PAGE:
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Report 1932: Ladakh Takes Your Breath Away

By Eleanor from UK, Spring 2011

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Page 5 of 25: Leh - the Capital of Ladakh

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Selling produce in Leh

Leh is the capital of the Ladakh region and lies in the fertile valley of the Indus. It is very green and lush and irrigated by melt water from the mountains. The town is dominated by Leh Palace with Namygel Tsemo above. The crumbling ruins of the old town cluster round the base of the Palace. Small mud brick buildings with flat roofs line the winding streets which are too narrow for cars. Streets have a central drain carrying ‘grey’ water away from the houses. Many of the buildings look unkempt or derelict although the Tibetan Heritage Fund is beginning to restore some of the buildings and build covered drains in the roads.

The newer town spreads out below the old town. There is a one way traffic system round the centre of the town. This is always busy with traffic and no parking is allowed. The cars weave in and out in attempt to overtake and there is much sounding of horns.

Main Bazaar Road and the one running parallel to it to the east are wide and lined with a range of small shops including tourist shops.

There is a fruit and vegetable market run by traders from Kashmir.

Local women come into Leh in the afternoon, settle down on the pavements of Main Bazaar Road and sell a range of home grown produce (salad crops, mouli, turnips).

Along another street, men from the surrounding areas sit on the pavement selling dried apricots, fruits, almonds, cheese, yeast (for bread and beer). They stay in Leh for about a month, renting cheap accommodation, and then return to their village when they have sold all their produce.

It is worth exploring the small alleyways off the main streets. These are narrow and packed with small shops selling shoes, hardware, materials (with separate tailors and dress makers shops), clothes, material for home shrines, traditional dress, religious books, bookbinders, goldsmiths...

There is a bank and ATMs in Leh, although there are always long queues and ATMs often run out of money.

We were struck by the absence of litter and graffiti on the streets.

Further from the centre is more rural and made up of several smaller villages. This is where most of the guest houses are found. There are no restrictions on building new houses and as the tourist boom has increased many people have built guest houses on their land. Houses are more spread out and surrounded by trees and farmland. Streets are narrower and lined by high stone walls.

Willow and Poplar trees grow everywhere. The poplars are very tall and many have lower branches removed. These are used for window frames, rafters and beams in buildings and for scaffolding. The willow branches are used for infill between the main beams. Many of the trees are very old and have been pollarded hard many times.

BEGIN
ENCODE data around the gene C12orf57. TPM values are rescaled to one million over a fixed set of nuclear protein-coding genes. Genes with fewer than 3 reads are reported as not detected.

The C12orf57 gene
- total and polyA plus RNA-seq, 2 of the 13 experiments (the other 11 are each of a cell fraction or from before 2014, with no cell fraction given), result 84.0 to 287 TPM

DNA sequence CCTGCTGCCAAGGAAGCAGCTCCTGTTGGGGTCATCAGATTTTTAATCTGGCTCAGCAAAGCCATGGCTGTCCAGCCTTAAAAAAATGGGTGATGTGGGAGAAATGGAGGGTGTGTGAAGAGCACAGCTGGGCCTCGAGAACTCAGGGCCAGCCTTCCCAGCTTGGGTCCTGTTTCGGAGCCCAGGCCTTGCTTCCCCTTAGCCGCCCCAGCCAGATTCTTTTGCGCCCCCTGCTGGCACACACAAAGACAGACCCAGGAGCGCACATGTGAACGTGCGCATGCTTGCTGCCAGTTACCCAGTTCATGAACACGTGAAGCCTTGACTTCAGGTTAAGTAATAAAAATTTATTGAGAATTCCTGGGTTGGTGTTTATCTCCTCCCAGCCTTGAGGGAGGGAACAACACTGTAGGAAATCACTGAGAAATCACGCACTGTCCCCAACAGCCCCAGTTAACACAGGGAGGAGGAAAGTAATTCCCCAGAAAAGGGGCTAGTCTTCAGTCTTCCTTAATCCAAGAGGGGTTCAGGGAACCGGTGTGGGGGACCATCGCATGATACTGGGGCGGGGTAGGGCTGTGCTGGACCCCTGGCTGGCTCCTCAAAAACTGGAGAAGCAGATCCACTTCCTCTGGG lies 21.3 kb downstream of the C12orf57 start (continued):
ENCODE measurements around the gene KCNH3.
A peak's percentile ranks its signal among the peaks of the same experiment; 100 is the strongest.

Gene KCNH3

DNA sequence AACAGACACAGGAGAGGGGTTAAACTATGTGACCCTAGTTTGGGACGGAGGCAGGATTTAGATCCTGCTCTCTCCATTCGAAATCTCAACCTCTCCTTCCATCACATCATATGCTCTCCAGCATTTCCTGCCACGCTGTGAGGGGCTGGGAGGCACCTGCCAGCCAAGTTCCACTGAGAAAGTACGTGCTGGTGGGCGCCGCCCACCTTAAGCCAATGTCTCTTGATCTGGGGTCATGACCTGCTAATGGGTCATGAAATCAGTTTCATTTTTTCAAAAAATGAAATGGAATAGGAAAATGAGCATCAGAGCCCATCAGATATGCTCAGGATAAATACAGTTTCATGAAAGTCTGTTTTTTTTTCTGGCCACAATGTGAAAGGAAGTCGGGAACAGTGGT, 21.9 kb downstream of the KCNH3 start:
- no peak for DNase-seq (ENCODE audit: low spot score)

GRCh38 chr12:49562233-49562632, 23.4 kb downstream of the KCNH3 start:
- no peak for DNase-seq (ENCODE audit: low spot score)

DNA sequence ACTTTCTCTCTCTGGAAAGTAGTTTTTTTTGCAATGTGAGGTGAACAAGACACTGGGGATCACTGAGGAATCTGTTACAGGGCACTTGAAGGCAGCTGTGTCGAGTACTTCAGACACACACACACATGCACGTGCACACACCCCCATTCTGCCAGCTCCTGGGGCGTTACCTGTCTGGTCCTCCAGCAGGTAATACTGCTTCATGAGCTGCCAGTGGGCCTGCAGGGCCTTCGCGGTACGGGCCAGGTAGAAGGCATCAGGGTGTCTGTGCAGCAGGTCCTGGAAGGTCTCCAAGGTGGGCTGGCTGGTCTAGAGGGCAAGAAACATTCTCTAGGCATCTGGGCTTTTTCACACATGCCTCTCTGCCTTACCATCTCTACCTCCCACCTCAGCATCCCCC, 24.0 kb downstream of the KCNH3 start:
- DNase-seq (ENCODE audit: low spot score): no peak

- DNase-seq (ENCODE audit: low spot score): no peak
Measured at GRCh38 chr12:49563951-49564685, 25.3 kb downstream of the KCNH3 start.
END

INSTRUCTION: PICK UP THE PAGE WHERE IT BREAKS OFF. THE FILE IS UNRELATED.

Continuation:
Land holdings of the different families are surrounded by stone walls. Beyond the fields, the desert begins and the mountains rise steeply from the river valley. In Early June these were still covered with snow which melted rapidly during our 12 day stay.

Grand Dragon Hotel

We were booked into the Grand Dragon Hotel, which describes itself as the only luxury star hotel in Leh and is the best (and most expensive) place to stay. It is on the outskirts of Leh on Old Leh Road. It is a large white building with brown window frames with attached conference centre and banquet hall. There is a small garden in front with chairs and canopies. Entry is into a large reception area with lounge and small shop selling post cards, books and a range of gifts to the right and restaurant and coffee shop down the corridor to the left. There are stairs and lifts to the upper floors. We were dealt with quickly and efficiently when we checked in.

We were given a room on the third floor with views south over the Stok Range (bare rocky mountain sides with dusting snow on top overlooking flat river valley with trees and fields), golf course and a muddle of mud brick housing with prayer flags on the roofs. Rooms on the other side of the corridor had views to Leh Palace.

It was a large room with big comfortable bed, two armchairs, table and desk/working area with flat screen TV above and a hanging area. The bathroom had an effective shower but no bath. There was a supply of toiletries and the towels were good. Both bedroom and bathroom were spotlessly clean. The room was warm.

Internet is available in the room at 200 rupees for 60 minutes.

The dining room has considerable style with beautifully painted woodwork. A buffet with a range of vegetarian dishes and one or two meat options was laid out on a long table at one end. There was high staff presence in the dining room. Staff were very friendly and helpful and explained the different dishes and how they were cooked. They kept us well supplied with black tea and were very concerned we had enough to eat. (We enjoyed the food so much we ate more than enough). We especially enjoyed soup and naan.

Breakfast was a help yourself buffet in the coffee shop, which got all the morning sun. There was cereal, a selection of Indian dishes, eggs and toast.

We had an all inclusive rate. Bottled water was charged 55 rupee extra, but there was no charge for cooled boiled water or tea.

The electricity supply in Leh can be unreliable and would cut out for a few minutes, which made us think twice about using the lift.

We enjoyed our stay here. It was a nice room with a great view. The staff were excellent. We can recommend it as a place to stay in Leh.

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